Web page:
Hitting a Gift Horse in the Mouth?


EmpBlog-1.30.2013-HittingaGiftHorseintheMouthA former employee of the American Humane Association (AHA), Barbara Casey, has filed a lawsuit alleging that she was wrongfully terminated after complaining that some of the animals on the HBO show “Luck” were abused during the filming process. Casey was the director of the AHA Film and Production Unit and oversaw the conditions for animals on the television show’s set. She alleges that many of the horses were “drugged, underweight and sick” throughout the show’s production. The lawsuit also alleges claims against HBO and the producers of the series for aiding and abetting a cover-up of the alleged abuse.

Since it was introduced to audiences, the television show was the center of controversy. At least three of the horses died while on the set, which the lawsuit alleges was due to the abuse the animals sustained in order to perform properly. The lawsuit also stated the producers were aware of the abuse, but found loopholes in avoiding compliance with the AHA in order to save time and money.

Among other things, the lawsuit alleges: “AHA bowed to political and financial pressure and refused to report the Production Defendants’ conduct to the authorities. AHA instructed Plaintiff not to report such conduct. AHA engaged in efforts to conceal and cover up the Production Defendants’ criminal activities.”

According to Vanity Fair, the show was cancelled after three horses were fatally injured on set. The third horse’s death sparked media attention after she “reared, flipped over backwards and struck her head on the ground,” which caused the horse to die.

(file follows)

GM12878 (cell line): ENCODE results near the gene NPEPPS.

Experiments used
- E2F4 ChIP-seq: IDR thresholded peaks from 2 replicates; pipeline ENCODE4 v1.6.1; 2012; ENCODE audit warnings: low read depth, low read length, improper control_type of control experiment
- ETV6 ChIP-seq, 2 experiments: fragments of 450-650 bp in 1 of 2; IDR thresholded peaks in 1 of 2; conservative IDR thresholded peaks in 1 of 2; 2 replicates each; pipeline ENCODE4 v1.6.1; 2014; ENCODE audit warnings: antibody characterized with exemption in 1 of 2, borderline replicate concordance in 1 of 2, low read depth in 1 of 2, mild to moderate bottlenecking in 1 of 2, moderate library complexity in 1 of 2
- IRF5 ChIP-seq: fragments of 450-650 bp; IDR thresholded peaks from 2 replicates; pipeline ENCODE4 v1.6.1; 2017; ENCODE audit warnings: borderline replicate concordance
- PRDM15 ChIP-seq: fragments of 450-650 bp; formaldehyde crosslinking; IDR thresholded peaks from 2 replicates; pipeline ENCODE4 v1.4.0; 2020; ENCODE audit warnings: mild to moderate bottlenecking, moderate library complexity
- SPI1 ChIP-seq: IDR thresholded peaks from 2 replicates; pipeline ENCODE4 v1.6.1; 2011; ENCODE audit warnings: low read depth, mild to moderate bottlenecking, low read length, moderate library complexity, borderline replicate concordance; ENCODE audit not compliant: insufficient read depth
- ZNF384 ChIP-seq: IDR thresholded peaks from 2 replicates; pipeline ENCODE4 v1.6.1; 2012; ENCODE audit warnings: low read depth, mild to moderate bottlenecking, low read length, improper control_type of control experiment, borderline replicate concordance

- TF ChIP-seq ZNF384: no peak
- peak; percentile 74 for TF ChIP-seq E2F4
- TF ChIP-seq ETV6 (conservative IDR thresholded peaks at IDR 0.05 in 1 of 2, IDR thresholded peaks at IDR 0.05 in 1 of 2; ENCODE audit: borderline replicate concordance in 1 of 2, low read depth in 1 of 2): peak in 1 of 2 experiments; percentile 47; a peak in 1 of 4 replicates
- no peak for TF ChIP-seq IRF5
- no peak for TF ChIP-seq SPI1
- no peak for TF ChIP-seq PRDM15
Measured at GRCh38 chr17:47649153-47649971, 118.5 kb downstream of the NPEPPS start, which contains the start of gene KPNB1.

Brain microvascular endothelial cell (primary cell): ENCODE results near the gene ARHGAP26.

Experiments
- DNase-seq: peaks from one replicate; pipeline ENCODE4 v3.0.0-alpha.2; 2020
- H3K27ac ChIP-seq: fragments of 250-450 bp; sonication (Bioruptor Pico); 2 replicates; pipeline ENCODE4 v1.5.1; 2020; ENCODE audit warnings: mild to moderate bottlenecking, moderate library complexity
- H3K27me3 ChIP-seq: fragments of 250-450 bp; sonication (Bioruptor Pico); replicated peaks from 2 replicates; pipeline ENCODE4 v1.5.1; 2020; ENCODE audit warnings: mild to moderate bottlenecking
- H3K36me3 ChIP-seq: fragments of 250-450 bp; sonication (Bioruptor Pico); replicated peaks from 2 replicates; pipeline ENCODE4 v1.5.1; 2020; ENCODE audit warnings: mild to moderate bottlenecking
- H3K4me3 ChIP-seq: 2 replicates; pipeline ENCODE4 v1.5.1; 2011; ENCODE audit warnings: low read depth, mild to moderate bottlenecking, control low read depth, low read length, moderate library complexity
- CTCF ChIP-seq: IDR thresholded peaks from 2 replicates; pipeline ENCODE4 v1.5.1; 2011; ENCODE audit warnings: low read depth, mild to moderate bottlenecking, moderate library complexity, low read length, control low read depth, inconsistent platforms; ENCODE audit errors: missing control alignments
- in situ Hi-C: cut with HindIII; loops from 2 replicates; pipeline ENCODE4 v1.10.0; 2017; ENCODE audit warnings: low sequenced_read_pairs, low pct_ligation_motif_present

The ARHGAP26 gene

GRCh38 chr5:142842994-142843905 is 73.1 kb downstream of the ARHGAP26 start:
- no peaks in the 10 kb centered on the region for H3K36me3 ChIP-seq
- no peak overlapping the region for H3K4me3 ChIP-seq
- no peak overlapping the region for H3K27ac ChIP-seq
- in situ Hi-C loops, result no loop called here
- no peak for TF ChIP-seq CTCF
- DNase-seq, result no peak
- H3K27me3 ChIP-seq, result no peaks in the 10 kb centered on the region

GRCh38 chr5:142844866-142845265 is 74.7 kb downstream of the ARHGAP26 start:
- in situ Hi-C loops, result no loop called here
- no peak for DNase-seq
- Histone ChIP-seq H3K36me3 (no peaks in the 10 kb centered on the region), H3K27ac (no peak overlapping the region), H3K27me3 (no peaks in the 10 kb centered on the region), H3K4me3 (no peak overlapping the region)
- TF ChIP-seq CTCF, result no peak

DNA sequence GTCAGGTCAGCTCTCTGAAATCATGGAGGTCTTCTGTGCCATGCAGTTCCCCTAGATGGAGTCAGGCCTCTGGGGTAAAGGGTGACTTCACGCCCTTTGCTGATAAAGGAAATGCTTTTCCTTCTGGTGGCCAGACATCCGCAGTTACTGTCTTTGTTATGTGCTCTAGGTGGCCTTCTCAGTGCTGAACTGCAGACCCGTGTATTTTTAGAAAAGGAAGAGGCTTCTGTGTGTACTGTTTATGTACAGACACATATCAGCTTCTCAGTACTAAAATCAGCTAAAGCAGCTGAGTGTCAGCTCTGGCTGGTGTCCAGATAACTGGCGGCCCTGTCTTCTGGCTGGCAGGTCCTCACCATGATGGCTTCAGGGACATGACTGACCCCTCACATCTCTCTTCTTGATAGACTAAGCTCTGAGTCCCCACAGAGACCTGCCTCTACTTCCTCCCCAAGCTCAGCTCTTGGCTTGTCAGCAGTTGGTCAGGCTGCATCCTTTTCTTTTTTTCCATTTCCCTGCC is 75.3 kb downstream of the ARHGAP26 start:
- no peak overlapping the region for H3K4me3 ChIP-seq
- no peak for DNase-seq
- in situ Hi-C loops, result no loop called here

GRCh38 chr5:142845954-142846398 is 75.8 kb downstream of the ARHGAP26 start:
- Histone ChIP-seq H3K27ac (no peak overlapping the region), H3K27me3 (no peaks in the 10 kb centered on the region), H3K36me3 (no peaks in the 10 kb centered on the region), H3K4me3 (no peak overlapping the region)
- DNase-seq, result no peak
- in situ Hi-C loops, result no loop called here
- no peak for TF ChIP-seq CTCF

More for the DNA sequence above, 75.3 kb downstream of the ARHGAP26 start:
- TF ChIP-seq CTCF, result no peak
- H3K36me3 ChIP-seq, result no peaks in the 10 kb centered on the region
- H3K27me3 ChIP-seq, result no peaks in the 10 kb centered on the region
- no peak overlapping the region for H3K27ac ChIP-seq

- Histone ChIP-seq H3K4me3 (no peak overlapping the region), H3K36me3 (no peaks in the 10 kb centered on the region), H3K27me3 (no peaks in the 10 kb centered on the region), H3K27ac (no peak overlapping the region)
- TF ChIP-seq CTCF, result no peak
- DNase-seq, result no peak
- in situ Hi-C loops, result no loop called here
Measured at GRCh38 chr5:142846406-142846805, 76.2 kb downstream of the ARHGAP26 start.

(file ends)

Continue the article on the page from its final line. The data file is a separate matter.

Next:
The former employee’s lawsuit also alleges that HBO attempted to cover up a fourth horse’s death, which occurred during a summer hiatus. She contends the producers of the show misidentified the horses so none of their medical histories could be tracked.

The lawsuit serves as a gruesome reminder that disclosures to law or government enforcement agencies, including those involving the use of animals during filming, are protected activities under Labor Code section 1102.5. Employers may not retaliate against employees for making such disclosures, nor make rules to prevent such disclosures, nor otherwise retaliate against an employee for refusing to participate in an activity which would result in a violation of law.

This blog is presented under protest by the law firm of Ervin Cohen & Jessup LLP.  It is essentially the random thoughts and opinions of someone who lives in the trenches of the war that often is employment law–he/she may well be a little shell-shocked.  So if you are thinking “woohoo, I just landed some free legal advice that will fix all my problems!”, think again.  This is commentary people, a sketchy overview of some current legal issue with a dose of humor, but commentary nonetheless; as if Dennis Miller were a lawyer…and still mildly amusing.  No legal advice here; you would have to pay real US currency for that (unless you are my mom, and even then there are limits).  But feel free to contact us with your questions and comments—who knows, we might even answer you.  And if you want to spread this stuff around, feel free to do so, but please keep it in its present form (‘cause you can’t mess with this kind of poetry).  Big news: Copyright 2013.  All rights reserved; yep, all of them.

If you have any questions regarding this blog or your life in general, contact Kelly O. Scott, Esq. (who else would you contact?), commander in chief of this blog and Head Honcho (official legal title) of ECJ’s Employment Law Department, at (310) 281-6348 or kscott@ecjlaw.com.

DISCLAIMER: Because of the generality of this update, the information provided herein may not be applicable in all situations and should not be acted upon without specific legal advice based on particular situations.

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